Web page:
We all carry the burden of the universe upon our shoulders. For this reason we all need to keep a macroscopic perspective together with our microscopic personal one. People who obsess with matters that do not aid in guaranteeing them the best life possible, are not smart, and these things they deal with are trivial.Scott Mayers wrote:Define 'trivial'. Whatever your personal idea of what this is is highly subjective.
If you don't reach out to the world and grasp it in all the ways you can, you are neglectful on behalf of your own life. If a major crisis were to arise and you haven't paid attention to the news, you might very well succumb to it for reasons that could've been avoided. Also, people who are able to get a lot of money by some behaviour, may not be able to get a happy life along with it, because they've sacrificed too much to get there, therefore this success becomes trivial since it does not serve any higher goal of a good life. Imagine the woman who marries a rich man she doesn't really like, just for his money, now in most situations, particularly in the west, I'd call that really stupid.
I'd call it experience from afar.I'm confused by your own wording here. It appears as innuendo.
Intelligence does not depend upon what is either normal nor any motive, still disagree on that one.I am not promoting 'stupidity'. I said that intelligence requires a motive and that it is NORMAL not to seek and learn where it APPEARS relevant to them. Many people get through a university degree with little actual 'intelligence' because they don't internalize (reflect) upon what they learned. Often they are just good at memorizing (rote learning) and relatively clerical. "Intelligence" can't be forced. It is something that comes from real life challenges.
Whether intelligence comes from real life challenges or not is not a subject of philosophy, I'd ask a neurologist specializing in early to mid human development for the answer to that question.
okayThe 'contemporary justification [for people choosing to prefer stupidity]' refers to many today who purposely support 'stupidity' as a type of rebellious act. See "Jack Ass" or https://www.youtube.com/channel/UCR3Cho ... fcn87wMJag among many contemporary examples of risk seekers wanting to do absurd stunts or highly risky things. I only mentioned these types of 'stupidity' since they are often about entertainment or fun, not necessarily one being 'stupid' by accident or neglect. So I was dismissing this form of 'stupidity' for what I was meaning.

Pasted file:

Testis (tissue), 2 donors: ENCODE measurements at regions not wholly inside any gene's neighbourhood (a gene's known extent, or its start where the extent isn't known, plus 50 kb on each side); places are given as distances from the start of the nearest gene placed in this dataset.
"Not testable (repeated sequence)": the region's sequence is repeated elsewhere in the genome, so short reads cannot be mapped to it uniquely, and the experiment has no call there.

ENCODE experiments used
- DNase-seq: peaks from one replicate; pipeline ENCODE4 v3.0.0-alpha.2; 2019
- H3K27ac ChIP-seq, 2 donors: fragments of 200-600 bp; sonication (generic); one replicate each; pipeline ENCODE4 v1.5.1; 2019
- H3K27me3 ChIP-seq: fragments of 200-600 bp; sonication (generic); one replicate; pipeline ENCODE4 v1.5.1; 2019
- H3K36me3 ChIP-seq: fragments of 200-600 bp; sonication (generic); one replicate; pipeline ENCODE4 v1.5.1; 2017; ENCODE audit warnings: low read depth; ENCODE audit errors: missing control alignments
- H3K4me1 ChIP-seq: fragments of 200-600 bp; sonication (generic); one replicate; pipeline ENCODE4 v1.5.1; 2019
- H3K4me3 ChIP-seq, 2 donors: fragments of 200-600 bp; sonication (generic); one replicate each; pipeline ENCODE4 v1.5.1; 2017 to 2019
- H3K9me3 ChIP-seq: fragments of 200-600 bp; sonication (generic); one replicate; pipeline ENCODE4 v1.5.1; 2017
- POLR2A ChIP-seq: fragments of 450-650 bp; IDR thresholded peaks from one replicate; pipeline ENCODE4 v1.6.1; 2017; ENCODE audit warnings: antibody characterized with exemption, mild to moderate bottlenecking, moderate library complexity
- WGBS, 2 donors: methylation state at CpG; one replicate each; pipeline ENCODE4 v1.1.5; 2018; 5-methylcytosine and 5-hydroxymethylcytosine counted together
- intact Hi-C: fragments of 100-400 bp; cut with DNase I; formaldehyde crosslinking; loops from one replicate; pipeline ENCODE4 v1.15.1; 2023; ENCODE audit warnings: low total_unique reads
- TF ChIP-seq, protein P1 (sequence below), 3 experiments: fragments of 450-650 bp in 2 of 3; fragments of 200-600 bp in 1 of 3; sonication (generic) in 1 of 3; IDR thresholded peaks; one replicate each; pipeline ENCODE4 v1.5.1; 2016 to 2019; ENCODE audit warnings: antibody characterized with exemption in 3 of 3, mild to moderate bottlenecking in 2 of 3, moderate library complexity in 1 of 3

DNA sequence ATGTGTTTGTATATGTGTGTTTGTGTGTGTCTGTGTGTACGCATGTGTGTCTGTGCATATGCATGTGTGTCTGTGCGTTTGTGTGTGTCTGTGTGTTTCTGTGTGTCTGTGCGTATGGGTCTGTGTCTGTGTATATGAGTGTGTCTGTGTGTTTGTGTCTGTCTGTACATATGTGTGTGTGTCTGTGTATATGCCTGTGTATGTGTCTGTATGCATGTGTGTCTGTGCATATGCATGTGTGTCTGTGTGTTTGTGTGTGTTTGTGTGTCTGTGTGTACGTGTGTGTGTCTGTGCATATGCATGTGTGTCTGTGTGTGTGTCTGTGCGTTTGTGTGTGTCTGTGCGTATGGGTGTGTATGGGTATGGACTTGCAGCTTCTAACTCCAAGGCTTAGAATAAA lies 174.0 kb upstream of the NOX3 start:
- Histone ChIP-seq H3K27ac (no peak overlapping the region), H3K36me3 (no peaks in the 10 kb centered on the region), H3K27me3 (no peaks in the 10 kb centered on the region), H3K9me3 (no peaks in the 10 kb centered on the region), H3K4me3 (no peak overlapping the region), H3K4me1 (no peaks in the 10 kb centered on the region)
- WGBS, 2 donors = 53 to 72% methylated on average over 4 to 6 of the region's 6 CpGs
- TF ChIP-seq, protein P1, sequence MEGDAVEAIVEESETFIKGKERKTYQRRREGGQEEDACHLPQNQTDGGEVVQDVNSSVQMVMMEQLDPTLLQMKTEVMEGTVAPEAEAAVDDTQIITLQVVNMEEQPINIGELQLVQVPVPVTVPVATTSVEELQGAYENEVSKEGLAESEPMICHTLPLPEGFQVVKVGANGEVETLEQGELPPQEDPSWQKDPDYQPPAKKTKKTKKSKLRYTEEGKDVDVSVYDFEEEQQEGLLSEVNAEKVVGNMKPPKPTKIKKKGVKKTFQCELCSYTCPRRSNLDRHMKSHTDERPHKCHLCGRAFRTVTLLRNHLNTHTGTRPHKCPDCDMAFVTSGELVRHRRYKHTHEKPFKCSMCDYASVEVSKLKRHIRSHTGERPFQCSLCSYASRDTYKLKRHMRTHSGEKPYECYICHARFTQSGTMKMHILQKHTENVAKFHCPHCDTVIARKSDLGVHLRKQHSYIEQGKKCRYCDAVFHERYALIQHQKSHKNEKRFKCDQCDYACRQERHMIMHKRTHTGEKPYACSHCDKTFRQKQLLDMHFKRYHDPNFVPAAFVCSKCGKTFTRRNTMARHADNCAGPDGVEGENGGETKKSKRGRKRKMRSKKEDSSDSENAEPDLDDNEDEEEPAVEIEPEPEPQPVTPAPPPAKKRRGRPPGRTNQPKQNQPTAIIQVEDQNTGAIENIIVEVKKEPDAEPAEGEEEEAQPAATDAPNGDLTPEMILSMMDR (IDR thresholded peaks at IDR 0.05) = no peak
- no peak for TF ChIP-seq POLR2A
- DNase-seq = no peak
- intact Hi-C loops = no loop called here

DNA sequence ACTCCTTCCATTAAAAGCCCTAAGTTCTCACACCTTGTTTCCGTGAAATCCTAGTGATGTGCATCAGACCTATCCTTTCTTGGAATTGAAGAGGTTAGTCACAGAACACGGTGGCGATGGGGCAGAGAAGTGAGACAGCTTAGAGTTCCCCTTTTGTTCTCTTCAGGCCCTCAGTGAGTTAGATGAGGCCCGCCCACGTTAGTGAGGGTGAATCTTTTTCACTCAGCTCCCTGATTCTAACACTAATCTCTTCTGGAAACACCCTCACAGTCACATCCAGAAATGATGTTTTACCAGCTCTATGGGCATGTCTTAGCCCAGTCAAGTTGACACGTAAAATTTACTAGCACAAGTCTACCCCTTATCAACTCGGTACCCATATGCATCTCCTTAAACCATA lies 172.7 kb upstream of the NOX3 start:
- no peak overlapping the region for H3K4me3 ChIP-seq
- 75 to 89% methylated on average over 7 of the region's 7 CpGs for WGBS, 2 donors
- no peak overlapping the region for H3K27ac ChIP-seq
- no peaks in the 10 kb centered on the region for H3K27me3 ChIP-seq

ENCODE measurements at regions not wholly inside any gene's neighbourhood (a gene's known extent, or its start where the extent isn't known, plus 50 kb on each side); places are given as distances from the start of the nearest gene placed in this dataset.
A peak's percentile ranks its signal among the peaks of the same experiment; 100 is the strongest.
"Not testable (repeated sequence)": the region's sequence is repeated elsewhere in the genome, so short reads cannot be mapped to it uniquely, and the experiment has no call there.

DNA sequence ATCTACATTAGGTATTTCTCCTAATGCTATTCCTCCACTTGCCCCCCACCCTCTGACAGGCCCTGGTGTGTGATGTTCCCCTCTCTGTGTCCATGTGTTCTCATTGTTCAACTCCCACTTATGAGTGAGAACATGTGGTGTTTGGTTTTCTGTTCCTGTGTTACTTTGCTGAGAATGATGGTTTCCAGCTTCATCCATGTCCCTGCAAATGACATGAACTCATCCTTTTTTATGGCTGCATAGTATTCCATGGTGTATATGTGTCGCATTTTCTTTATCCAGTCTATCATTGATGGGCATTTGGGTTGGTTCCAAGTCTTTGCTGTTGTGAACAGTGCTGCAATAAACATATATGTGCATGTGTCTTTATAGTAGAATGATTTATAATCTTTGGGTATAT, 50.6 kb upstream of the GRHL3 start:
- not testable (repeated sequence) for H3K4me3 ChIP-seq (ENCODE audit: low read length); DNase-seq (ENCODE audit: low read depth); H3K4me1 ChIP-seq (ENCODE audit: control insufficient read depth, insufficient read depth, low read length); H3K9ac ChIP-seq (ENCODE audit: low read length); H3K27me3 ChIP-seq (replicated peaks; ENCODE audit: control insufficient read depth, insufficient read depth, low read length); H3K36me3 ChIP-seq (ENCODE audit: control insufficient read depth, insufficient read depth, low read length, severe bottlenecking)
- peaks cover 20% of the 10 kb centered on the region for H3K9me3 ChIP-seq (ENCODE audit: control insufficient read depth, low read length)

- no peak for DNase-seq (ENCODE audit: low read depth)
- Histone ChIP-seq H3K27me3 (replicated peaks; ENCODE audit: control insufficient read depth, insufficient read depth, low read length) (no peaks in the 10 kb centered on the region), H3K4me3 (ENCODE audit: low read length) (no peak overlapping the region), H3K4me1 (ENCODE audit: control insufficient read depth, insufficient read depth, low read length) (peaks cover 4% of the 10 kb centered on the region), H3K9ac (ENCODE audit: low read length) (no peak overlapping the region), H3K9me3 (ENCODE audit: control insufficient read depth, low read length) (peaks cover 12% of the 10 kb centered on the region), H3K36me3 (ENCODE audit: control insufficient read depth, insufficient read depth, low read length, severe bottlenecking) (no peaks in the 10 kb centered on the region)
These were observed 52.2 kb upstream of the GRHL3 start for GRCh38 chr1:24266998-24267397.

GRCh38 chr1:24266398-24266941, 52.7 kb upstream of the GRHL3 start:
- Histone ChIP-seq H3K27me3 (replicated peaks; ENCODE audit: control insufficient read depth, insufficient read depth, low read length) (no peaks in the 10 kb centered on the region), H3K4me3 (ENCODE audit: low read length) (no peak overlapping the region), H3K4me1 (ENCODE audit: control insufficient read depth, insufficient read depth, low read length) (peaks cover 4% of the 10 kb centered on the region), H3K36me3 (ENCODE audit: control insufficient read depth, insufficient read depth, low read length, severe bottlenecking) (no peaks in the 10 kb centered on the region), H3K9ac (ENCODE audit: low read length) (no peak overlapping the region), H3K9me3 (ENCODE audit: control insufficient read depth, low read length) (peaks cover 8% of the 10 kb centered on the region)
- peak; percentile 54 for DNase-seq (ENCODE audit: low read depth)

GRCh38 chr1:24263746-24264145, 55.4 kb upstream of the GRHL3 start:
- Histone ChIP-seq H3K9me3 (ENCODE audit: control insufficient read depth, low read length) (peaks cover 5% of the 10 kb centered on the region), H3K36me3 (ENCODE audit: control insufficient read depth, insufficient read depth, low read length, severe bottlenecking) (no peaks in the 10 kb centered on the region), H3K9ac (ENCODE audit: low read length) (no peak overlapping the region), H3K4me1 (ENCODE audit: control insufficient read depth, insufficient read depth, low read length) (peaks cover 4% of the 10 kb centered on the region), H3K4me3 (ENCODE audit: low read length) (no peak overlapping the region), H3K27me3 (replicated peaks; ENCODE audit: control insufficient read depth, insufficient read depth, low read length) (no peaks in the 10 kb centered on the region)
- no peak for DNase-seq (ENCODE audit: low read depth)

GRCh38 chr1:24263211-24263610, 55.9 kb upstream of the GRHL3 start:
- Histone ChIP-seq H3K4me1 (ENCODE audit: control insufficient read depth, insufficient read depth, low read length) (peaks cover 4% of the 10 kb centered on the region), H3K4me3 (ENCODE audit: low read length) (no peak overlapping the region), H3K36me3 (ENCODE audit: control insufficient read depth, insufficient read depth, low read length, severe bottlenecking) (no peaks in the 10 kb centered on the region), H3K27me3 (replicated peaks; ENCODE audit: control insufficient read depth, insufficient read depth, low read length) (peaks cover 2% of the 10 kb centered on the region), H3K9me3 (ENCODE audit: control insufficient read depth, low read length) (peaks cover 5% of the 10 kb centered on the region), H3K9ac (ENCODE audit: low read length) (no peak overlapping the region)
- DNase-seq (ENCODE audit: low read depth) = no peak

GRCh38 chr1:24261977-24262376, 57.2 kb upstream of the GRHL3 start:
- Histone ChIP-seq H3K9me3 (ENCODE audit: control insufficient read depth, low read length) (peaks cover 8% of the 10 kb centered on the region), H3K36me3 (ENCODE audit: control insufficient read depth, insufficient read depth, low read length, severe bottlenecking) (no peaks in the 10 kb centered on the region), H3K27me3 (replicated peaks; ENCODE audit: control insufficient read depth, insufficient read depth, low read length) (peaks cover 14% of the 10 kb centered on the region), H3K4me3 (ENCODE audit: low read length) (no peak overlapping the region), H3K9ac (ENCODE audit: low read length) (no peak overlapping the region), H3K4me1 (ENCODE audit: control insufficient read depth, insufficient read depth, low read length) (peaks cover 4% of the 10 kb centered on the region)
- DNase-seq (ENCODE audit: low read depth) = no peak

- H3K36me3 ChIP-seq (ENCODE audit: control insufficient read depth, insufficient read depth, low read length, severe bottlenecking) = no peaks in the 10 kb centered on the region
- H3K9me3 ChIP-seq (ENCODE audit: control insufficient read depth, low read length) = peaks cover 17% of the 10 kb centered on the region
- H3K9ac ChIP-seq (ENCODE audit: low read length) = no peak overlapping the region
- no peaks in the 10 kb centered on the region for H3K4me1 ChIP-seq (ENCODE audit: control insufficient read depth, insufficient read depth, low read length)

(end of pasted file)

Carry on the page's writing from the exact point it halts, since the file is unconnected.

You can do something wrong, even if it's not natural to you.As to those who are accidentally stupid, these people are what I'm saying are NOT doing anything WRONG
Nobody has this lack, this is untrue.because they just lack the NEED to invest in intelligence.
Nobody has this lack either, this is also untrue.It doesn't mean that they could or should try to be more intelligent where necessary. For instance, I think someone like Tony Robbins, is 'stupid' by default of lacking a need to actually think with logic.
Not seeking out new knowledge also makes you not smart. Seeking out knowledge is a critical part of being smart, therefore one can say somebody is smart because they just lack the resources to do things better, but not for choosing not to use resources that are available.But he is 'smart' because he uses what he is limited in his knowledge effectively as he makes a lot of money for his advise. [He could be 'secretly' intelligent too. But then he's just a con using it to separate other gullible people from their money.]
You're saying you can't solve problems without reflection? Or is that just a poorly written sentence?Here's where you would do good to reflect. An ability to solve problems IS a product of reflection.
Nope. Intending to do things does not make you smart nor intelligent. Succeeding makes you smart and intelligent. It does not make sense to call loosers for intelligent, because they intended something.If you simply learn the rules of chess, this doesn't qualify you with sufficient intelligence. But if you've played many games, AND LOST a lot, this may instigate a willingness (motive) to try to think with more intent. It is THIS that makes one more intelligent.
If you don't pursue smartness, you're still going to suffer eventually when you run out of luck, as happens most times. Whether you like it or not, you're here arguing for basing ones life on luck instead of robust securing of joys for said life, which requires smart activities.If you are a handsome or beautiful model who succeeds well without having to try hard, you lack the motive to question why you are not getting precisely what you ARE getting.
You can still loose it. You have to always assume there's a risk, and look for risk factors, or you're not being a very smart person. You are being extremely generous with your view on being smart and being intelligent here. It seems to me you are making everyone smart and intelligent, and that seems kind of pointless to me.If you are born into wealth, for instance, do you require learning "how to become wealthy"? You might perhaps want to learn how to prevent yourself from becoming poor by losing your wealth. But if you haven't even perceived this risk, what purpose does it serve to entertain learning how to get what you've already got?